WASHINGTON – A joint letter representing more than 150 trade groups and associations representing the agricultural industry was sent to Congress on June 29 urging lawmakers to address a financial shortfall that could threaten the safety of agricultural goods being shipped into the United States. The letter warned of a potential funding shortfall in 2021 of approximately $630 million for Agricultural Quarantine Inspection (AQI) user fees normally collected by the US Department of Agriculture (USDA) to pay for US Customs and Border Protection (CBP) agriculture inspections. The group encouraged Congress to appropriate funds to ensure continued inspection of goods to prevent the spread of animal and plant diseases and harmful pests, including African swine fever (ASF).
The funding shortage is attributed to backlash from the coronavirus (COVID-19). Typically, CBP personnel conduct inspections of international passengers as well as cargo shipments and are funded by AQI user fees paid to USDA’s Animal and Plant Health Inspection Service (APHIS) to pay inspection personnel salaries and their expenses. As a result of the COVID-19 pandemic, global tourism and shipments of goods have dropped to historic lows. The group’s letter points out that at the current rate of decline, collection of user fees and funds in the APHIS user fee reserve fund will be depleted by the end of the 2020 fiscal year.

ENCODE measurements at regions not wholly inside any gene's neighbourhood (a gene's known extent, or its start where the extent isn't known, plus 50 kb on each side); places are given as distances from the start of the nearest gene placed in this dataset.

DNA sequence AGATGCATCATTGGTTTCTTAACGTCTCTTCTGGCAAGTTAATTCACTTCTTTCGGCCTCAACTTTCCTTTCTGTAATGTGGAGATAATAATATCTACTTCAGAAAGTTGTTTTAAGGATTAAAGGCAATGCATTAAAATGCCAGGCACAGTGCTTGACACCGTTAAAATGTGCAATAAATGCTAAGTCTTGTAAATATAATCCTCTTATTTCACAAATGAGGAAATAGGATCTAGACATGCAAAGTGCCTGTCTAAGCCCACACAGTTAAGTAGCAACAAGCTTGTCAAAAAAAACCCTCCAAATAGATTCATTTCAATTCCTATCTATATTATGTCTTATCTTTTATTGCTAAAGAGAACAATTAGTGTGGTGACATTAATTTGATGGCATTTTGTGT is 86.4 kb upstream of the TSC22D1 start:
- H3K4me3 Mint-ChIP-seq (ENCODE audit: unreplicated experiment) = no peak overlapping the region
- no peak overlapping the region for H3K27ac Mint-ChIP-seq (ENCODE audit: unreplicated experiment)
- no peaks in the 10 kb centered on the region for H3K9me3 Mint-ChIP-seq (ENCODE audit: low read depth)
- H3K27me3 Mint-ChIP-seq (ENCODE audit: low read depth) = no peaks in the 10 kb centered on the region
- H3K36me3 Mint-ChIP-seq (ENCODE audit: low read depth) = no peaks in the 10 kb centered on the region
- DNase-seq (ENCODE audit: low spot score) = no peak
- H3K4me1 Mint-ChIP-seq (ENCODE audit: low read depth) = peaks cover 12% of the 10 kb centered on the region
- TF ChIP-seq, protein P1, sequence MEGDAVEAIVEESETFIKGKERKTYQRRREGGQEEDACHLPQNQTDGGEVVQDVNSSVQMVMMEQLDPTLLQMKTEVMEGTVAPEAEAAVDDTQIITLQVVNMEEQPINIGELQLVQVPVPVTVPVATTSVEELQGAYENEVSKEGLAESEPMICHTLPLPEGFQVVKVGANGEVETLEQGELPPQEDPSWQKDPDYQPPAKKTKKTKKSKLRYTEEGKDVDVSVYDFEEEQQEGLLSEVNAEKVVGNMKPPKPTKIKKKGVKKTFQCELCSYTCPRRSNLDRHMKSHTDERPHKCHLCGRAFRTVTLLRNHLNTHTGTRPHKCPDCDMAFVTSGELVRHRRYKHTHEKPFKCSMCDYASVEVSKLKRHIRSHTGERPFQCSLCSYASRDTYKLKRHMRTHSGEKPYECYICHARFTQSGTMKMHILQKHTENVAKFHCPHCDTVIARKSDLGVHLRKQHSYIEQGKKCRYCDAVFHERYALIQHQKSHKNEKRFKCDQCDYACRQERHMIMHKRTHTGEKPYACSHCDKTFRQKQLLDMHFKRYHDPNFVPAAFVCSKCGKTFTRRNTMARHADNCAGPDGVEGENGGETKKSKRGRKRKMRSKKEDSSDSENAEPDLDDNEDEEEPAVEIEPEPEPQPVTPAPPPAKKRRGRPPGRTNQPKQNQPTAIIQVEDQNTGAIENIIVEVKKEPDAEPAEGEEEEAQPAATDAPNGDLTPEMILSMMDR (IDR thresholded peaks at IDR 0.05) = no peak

“We urge Congress to ensure that the essential work of CBP agriculture inspectors continues uninterrupted throughout the COVID-19 pandemic,” the letter said. “It is inconceivable that Congress would risk widespread damage to US agriculture and the overall economy by not funding these inspections.”
With the devastating threat posed by ASF, officials with the National Pork Producers Council (NPPC) iterated its support of the funding for inspections at the country’s ports.
“CBP and USDA agriculture inspectors are our first line of defense to ensure African swine fever (ASF) and other foreign animal diseases remain outside the United States,” said NPPC President Howard Roth, who is also a hog farmer in Wauzeka, Wis. “Lapsed vigilance of these inspections would have devastating consequences for US pork producers and all of agriculture, the backbone of the American economy. It is vital that Congress address this significant funding shortfall, allowing US pork producers to maintain a healthy US swine herd.”